Engineers from the Indian Institute of Science have developed a system through which doctors can monitor the core body temperature of the newborns, on their mobile phones. This will go a long way in managing health complications arising out of a small dip in body temperature of the newborns.
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Researchers from the Indian Institute of Science (IISc) have developed a novel algorithm that can analyse traffic movement and aid in detection of unusual vehicular behaviour.
“We’re aiming to develop an algorithm to identify dominant flow paths along different directions and using these paths to detect any anomalies such as a vehicle moving beyond the speed limit or travelling along an unusual path”, says Srinivas, a member of the team that developed the new method.
Video cameras have long been used for surveillance of myriads of activities, from crowd behaviour analysis to traffic monitoring. Conventionally, such activities were analysed or monitored by human personnel. In recent years, thanks to proliferation of surveillance cameras, we are dumped with so much of data that it has become too expensive to analyse them through traditional methods. Hence, computerised techniques are being developed to assist security personnel in analysing such videos.
Engineers from the Indian Institute of Science have developed an endoscopy simulator that simulates the effect of physical contact. In the long run, this technology can be made economical and can be used to train endoscopists by providing them an immersive training environment.
Researchers at the Indian Institute of Science (IISc) have designed a new type of energy harvester that can scavenge electrical energy from weak vibrations. Vibration drives a liquid droplet and the motion of the liquid droplet produces electrical energy which can power portable electronic devices efficiently.
Conventional sources of energy are precious and they are getting exhausted at a very rapid pace. Scientists are looking for alternative sources of energy, like solar energy, wind energy, energy from bio waste etc., to replace the conventional sources. “Energy harvesting” is the conversion of unusual forms of energy, like heat, wind, vibration etc., which are otherwise wasted, into some usable form of energy. Efficient energy harvesting is the key to addressing our ever-increasing energy problem.
A recent study by Sourav Biswas, Goutam Prasanna Kar, and Suryasarathi Bose, from the Department of Materials Engineering at Indian Institute of Science (IISc) Bangalore has taken a step toward seeking the perfect shielding material. They have created a new material that has exceptional electromagnetic wave absorption capabilities in the microwave frequency, the frequency most often used by point-to-point communication devices.
A group of researchers at IISc have managed to "teach" the brain cells taken from a rat and cultured on a glass plate, to help navigate a robot through an arena—while avoiding obstacles.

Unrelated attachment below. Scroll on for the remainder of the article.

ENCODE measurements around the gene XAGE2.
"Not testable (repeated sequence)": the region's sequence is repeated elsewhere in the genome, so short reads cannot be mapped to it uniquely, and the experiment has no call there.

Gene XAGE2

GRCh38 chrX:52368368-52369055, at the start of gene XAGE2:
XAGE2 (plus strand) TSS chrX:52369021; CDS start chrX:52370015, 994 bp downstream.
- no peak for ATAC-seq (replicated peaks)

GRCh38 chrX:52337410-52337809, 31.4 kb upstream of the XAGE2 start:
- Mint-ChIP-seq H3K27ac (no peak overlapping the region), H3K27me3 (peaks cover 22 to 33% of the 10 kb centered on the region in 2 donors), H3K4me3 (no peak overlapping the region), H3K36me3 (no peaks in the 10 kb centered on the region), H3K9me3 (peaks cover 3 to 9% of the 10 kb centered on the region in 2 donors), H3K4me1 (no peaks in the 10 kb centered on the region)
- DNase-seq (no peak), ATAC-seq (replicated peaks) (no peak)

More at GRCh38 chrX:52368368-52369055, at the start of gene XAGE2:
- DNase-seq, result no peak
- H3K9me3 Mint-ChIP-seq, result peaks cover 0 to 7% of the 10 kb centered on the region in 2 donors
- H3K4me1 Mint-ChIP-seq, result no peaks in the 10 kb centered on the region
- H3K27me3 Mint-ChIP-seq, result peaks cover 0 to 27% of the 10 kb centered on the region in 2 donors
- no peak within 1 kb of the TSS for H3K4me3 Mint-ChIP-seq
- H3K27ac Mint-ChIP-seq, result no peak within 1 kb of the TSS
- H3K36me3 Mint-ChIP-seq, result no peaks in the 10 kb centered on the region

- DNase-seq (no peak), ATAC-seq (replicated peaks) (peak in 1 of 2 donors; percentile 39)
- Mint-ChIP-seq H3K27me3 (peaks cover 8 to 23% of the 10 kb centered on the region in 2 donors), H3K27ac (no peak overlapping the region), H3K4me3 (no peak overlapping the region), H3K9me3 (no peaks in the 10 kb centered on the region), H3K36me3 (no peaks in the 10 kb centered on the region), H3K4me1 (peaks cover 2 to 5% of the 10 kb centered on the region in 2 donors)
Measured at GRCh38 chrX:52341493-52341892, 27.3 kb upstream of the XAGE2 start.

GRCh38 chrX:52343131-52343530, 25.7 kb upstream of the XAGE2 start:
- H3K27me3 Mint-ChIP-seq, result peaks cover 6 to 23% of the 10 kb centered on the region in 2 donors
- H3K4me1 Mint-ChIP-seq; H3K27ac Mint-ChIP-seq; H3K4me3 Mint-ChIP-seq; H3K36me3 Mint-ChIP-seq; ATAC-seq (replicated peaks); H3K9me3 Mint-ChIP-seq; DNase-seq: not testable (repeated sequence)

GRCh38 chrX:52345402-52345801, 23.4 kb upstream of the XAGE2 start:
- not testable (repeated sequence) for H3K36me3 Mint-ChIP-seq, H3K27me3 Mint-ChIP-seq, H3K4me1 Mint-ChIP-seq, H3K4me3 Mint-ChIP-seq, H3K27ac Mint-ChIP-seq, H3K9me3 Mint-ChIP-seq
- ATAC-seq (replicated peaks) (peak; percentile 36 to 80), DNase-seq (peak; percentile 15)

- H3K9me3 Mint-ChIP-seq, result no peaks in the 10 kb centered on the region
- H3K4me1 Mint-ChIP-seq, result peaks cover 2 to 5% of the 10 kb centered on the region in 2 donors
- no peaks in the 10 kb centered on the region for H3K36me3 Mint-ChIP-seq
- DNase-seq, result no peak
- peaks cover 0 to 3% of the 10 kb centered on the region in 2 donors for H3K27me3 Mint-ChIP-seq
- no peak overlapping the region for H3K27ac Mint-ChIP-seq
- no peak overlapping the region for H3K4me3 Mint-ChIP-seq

The researchers took the brain cells of a rat, and allowed them to grow on a specialized tiny glass plate covered with multiple electrodes. They flooded it with a special liquid medium to keep it alive. In a few weeks, the cells grow specialised structures called dendrites, which connect to other cells, thus forming a network. This network starts showing spontaneous electrical activity with generation and transmission of tiny voltage spikes – much like within the brain.
A study in Indian Institute of Science has yielded an algorithm that can allow companies to advertize their products, or political parties to campaign over social networks within a fixed budget. The algorithm ensures that the campaign reaches maximum people, through an optimal combination of mass media broadcasts and providing incentives to people having good social contact.
Social media has become part and parcel of life over the last decade. Most of us use it not only as a tool to get in touch with friends, relatives and colleagues, but also as a source of information. It is not surprising that companies are increasingly taking to social media to advertise their products; recently, politicians have been using it for election campaigns.
Protecting organic devices against water vapour is a concern for many scientists. Organic devices are known to be highly reactive to atmospheric water vapour, a significant cause for their premature degradation. A successful solution was generated by a team of four researchers at the Department of Chemical Engineering in IISc. Using a polymeric nanocomposite, they have devised an efficient and economical barrier to protect organic devices.
Researchers from the IISc have developed new equipment that can ensure better safety of the digital telecom exchanges against lightning surges. The study is carried out by the researchers from the Department of Electrical Engineering, Indian Institute of Science, Bangalore.